Reporting to the Associate Vice President for Student Affairs/Dean of Students, the Director of Community Standards provides vision, leadership, and supervision for nine professional and graduate student staff members. Working with a talented team, the Director is responsible for supporting professional development, building capacity, and assuring continuous process and policy improvement across the work of the department. As an educator, policy leader, and conduct expert, the Director of Community Standards works to protect the rights of students by providing a fair and equitable process for resolving behavioral complaints. In addition, the Director of Community Standards collaborates with numerous offices to develop institutional policies and a comprehensive approach to promote academic integrity and to address issues of academic misconduct. The Director’s oversight of the student conduct system includes organizing case management work flow, monitoring of investigations, ensuring compliance with student rights, employment of the resolution process, and sanction issuance and compliance. Other responsibilities include: training, evaluation, and development of student conduct officers and administrative hearing officers; providing expertise and advisement on threat assessment and compliance issues; collaborating with the Title IX Coordinator and the Office of Institutional Equity to ensure timely, equitable, and effective investigations and resolution processes for all allegations of sexual misconduct involving student respondents; assisting in the collection and coding of data and collaborating with University Police to ensure compliant reporting of Clery statistics; implementing assessment measures, analyzing data, and compiling reports to inform changes and enhancements to the student conduct system and related educational initiatives; collaborating with the Department of Student Activities to ensure compliance with regards to management of allegations of misconduct pertaining to registered student organizations; assisting the Division of Student Affairs in responding to campus emergencies; and working collaboratively with departments across the Division and University to enhance delivery of student-related services and programs, including serving on the Incident Response Team, Behavioral History Review Committee, and Critical Incident Response Team.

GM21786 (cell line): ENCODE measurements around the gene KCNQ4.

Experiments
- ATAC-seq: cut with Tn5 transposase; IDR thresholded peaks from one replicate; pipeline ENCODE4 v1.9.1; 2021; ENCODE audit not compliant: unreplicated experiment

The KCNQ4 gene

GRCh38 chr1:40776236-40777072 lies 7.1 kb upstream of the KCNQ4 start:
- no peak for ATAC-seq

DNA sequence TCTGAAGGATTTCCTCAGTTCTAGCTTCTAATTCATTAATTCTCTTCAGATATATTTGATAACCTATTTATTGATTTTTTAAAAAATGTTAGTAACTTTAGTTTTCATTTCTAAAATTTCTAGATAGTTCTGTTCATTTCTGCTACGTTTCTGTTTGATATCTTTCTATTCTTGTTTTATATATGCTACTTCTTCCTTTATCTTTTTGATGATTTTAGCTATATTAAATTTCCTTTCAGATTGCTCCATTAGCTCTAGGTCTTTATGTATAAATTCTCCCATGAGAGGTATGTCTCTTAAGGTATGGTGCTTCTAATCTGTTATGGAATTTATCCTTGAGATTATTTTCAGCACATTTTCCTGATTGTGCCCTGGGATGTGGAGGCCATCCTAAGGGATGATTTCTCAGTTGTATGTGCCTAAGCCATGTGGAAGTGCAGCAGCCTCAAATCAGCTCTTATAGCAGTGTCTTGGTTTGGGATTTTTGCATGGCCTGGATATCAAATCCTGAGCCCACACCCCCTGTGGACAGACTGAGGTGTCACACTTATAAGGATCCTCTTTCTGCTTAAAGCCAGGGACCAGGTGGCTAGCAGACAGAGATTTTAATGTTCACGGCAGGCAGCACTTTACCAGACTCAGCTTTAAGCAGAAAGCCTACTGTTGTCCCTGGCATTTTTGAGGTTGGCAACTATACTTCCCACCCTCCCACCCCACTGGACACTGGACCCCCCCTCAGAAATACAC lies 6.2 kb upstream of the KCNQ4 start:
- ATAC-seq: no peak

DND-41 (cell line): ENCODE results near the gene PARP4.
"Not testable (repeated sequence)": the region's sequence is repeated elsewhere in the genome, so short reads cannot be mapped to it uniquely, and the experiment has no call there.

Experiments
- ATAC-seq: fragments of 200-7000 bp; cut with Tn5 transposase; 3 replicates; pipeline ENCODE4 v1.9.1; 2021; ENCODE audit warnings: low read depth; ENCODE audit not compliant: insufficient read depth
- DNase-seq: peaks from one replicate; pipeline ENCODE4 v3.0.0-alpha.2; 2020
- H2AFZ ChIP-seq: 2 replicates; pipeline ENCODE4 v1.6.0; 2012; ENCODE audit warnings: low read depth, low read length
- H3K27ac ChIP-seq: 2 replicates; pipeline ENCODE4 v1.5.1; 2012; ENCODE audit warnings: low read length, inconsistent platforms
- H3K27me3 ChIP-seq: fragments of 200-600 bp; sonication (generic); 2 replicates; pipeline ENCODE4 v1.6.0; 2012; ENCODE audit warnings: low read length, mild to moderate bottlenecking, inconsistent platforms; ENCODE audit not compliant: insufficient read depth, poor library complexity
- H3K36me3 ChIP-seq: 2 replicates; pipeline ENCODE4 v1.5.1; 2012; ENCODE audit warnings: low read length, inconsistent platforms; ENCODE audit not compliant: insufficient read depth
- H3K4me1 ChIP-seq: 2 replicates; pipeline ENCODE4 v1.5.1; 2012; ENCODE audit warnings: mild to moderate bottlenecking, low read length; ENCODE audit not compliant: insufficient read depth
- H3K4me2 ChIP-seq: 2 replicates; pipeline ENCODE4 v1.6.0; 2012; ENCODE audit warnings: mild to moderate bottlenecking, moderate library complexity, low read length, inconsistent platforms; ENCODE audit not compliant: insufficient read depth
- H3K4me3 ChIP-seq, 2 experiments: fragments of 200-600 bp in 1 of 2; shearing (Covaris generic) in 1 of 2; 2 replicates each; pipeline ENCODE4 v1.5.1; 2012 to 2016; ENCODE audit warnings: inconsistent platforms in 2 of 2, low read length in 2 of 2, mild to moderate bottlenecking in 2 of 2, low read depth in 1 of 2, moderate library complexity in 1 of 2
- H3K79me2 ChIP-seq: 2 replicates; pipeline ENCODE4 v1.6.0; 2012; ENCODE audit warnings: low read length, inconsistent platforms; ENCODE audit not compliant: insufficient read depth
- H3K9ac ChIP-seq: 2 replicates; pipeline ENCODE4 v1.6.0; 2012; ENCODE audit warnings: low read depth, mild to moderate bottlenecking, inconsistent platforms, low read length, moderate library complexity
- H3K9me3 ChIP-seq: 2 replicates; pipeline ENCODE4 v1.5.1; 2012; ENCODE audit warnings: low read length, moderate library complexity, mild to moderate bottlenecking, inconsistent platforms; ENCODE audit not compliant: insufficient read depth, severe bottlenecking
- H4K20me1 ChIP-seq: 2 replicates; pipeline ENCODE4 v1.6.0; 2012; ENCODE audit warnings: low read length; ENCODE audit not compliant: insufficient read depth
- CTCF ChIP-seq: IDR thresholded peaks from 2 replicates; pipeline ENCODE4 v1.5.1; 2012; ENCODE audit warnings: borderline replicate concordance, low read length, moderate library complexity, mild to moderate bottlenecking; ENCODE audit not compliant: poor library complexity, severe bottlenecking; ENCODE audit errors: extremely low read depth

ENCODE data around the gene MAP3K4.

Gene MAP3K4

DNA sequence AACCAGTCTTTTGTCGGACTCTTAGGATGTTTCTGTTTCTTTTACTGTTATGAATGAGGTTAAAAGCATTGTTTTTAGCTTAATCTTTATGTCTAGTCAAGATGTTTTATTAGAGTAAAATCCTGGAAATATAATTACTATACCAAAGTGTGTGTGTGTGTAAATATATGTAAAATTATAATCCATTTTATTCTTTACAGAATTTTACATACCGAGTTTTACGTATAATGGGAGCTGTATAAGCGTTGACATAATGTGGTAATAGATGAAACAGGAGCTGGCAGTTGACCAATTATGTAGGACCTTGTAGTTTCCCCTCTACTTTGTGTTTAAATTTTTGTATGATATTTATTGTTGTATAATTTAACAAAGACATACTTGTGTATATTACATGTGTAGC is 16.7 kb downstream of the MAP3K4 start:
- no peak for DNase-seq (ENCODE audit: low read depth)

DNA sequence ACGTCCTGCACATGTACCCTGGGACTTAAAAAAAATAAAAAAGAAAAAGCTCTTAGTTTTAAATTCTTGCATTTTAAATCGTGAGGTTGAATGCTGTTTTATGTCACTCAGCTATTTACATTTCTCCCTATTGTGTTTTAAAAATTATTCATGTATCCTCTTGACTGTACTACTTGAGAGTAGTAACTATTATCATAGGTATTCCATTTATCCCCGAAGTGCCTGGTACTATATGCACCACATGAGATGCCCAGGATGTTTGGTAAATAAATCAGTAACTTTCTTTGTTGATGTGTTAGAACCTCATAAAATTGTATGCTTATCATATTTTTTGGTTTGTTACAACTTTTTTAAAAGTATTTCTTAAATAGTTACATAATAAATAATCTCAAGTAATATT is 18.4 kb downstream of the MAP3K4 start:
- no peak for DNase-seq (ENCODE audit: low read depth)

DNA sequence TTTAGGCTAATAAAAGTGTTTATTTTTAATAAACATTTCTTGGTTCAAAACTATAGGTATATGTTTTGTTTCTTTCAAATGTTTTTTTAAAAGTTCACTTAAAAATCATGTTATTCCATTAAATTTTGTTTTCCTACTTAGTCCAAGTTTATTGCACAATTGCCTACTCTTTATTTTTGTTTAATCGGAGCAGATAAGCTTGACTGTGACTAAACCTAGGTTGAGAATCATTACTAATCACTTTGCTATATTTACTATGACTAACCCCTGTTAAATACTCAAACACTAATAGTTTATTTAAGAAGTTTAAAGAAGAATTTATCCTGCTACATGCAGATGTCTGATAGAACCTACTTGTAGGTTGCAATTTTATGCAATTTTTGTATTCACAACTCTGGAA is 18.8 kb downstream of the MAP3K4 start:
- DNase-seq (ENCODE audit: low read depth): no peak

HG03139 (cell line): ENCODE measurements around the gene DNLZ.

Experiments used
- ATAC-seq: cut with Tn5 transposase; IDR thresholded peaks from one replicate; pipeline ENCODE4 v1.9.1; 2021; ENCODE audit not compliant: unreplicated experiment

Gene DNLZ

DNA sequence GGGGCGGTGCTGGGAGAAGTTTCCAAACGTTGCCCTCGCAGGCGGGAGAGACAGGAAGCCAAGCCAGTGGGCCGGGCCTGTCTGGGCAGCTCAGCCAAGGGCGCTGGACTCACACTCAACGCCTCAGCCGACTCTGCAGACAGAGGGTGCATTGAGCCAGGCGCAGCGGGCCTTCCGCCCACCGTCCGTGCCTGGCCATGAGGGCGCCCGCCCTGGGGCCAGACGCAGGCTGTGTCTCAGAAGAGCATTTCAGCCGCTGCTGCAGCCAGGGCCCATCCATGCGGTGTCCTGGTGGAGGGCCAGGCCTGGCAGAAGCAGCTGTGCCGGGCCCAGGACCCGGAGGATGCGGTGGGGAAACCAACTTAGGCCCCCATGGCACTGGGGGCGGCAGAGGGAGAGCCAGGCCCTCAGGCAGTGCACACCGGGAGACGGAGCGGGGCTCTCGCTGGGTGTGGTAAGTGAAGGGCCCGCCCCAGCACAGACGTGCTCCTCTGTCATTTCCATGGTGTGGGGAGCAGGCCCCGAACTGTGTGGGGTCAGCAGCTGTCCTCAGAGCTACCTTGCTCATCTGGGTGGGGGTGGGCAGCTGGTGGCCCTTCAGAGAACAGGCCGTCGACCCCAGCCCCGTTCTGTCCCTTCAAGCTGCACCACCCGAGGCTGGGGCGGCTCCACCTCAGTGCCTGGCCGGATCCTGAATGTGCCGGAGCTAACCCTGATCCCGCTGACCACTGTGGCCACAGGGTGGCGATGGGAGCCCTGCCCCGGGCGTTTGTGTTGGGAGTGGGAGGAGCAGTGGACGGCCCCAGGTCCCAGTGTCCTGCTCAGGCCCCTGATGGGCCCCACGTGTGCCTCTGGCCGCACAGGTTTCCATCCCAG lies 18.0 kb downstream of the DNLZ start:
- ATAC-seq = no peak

Characteristics of the Successful Candidate